Adam J. Engler
Assoc Professor, Bioengineering
Stem cells, biomaterials, biophysics, and genetics to model diseases-in-a-dish and aging
The Engler lab's research is focused on how cell behavior is directed by the extracellular matrix (ECM), a 3-dimensional (3D) fibrillar scaffold to which cells adhere. Investigations in the lab revolve around how the mechanical and biochemical properties of this 3D ECM direct the differentiation of human mesenchymal and embryonic stem cells into specific cell types; the development and patterning of the heart; and adhesion strength of cells. Specifically, the lab has shown that the influence of the mechanical properties of the ECM is enough to drive stem cell maturation into neuron, muscle, and bone. Current studies of this process involve determining what the spatial and temporal display of these ECM cues is in vivo and subsequently mimicking these changes in vitro using novel biological and synthetic polymer systems. By better recreating the natural microenvironment for these cells using increasing numbers of cellular cues, Engler and his team hope to improve our ability to regulate and more completely drive stem cell maturation into fully matured cell types. Several diseases that alter the mechanical properties of muscle tissue, such as heart attacks and Duchenne Muscular Dystrophy (DMD), are also studied, focusing on the therapeutic use of stem cells and 'pre-committed' cells to treat these diseases.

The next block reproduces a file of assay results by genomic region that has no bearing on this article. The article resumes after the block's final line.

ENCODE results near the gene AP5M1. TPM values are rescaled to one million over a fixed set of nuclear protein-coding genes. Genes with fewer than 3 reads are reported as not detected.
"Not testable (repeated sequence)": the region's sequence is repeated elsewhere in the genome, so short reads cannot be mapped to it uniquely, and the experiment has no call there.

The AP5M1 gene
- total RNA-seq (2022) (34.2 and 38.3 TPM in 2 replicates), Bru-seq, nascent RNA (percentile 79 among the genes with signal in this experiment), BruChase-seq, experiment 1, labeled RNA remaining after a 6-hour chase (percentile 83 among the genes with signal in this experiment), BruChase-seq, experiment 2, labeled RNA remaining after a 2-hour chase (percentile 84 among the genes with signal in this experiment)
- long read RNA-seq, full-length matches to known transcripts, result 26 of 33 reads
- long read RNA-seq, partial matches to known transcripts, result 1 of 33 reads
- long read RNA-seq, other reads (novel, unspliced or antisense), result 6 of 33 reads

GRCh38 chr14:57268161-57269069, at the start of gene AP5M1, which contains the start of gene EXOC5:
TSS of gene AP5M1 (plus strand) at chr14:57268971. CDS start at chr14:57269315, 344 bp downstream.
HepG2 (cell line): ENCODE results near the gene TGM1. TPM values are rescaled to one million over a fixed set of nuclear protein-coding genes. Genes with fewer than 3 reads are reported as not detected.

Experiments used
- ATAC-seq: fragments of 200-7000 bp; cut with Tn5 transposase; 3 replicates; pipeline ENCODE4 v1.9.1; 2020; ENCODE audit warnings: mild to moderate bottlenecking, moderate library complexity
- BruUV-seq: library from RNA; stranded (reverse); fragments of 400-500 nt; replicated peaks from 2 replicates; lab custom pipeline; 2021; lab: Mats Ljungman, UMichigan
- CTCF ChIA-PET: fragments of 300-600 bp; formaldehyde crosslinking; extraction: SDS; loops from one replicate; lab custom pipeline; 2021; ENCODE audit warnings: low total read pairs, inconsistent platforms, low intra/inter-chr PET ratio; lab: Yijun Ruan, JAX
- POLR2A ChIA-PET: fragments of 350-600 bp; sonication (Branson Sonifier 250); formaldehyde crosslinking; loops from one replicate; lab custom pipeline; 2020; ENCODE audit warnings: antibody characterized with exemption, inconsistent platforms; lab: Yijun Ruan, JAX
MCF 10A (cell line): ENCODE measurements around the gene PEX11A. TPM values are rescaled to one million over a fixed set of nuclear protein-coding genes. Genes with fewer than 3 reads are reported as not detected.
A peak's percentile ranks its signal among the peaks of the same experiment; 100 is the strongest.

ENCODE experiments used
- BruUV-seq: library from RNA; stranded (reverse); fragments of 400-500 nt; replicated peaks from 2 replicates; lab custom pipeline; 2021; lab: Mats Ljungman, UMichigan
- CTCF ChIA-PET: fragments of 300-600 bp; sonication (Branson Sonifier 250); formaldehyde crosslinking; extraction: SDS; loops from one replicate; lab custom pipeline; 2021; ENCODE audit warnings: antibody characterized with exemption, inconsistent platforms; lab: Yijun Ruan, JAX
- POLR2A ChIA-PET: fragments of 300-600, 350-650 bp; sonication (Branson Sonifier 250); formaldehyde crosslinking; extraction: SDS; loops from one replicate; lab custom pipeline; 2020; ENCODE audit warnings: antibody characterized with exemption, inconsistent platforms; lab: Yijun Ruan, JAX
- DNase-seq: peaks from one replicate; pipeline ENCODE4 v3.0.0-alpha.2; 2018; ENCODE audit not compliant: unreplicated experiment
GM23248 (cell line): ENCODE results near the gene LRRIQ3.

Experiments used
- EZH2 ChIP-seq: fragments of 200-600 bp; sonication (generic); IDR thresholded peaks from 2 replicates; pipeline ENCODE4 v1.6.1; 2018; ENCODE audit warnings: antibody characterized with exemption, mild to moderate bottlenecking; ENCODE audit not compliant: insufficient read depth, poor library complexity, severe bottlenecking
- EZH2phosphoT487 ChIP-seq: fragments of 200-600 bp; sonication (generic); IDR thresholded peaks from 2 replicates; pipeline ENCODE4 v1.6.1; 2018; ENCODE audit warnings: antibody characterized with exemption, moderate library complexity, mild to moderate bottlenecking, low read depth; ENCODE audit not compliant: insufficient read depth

Adam J. Engler is a professor of Bioengineering at UC San Diego. His research focus is stem cell research, with an emphasis on how adult and embryonic stem cell differentiation is controlled by the extracellular matrix. Engler earned his B.S.E. degree in bioengineering at the University of Pennsylvania, and a Ph.D. in mechanical engineering and applied mechanics. Engler then moved to Princeton University's Department of Molecular Biology as a Postdoctoral Research Fellow, funded by the National Cancer Institute. Dr. Engler is the 2008 recipient of the Rupert Timpl and Rita Schaffer Young Investigator Awards from the International Society for Matrix Biology and the Biomedical Engineering Society, respectively, for his lab's work on the mechanical regulation of stem cell differentiation by the extracellular matrix.
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